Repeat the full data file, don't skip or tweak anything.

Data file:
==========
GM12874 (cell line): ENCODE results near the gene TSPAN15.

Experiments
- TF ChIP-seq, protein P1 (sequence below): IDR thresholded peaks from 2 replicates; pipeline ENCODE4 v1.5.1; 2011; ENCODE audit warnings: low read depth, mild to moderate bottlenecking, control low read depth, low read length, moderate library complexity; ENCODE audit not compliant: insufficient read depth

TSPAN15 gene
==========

GM12874 (cell line): ENCODE results near the gene TSPAN15.

Experiments
- TF ChIP-seq, protein P1 (sequence below): IDR thresholded peaks from 2 replicates; pipeline ENCODE4 v1.5.1; 2011; ENCODE audit warnings: low read depth, mild to moderate bottlenecking, control low read depth, low read length, moderate library complexity; ENCODE audit not compliant: insufficient read depth

TSPAN15 gene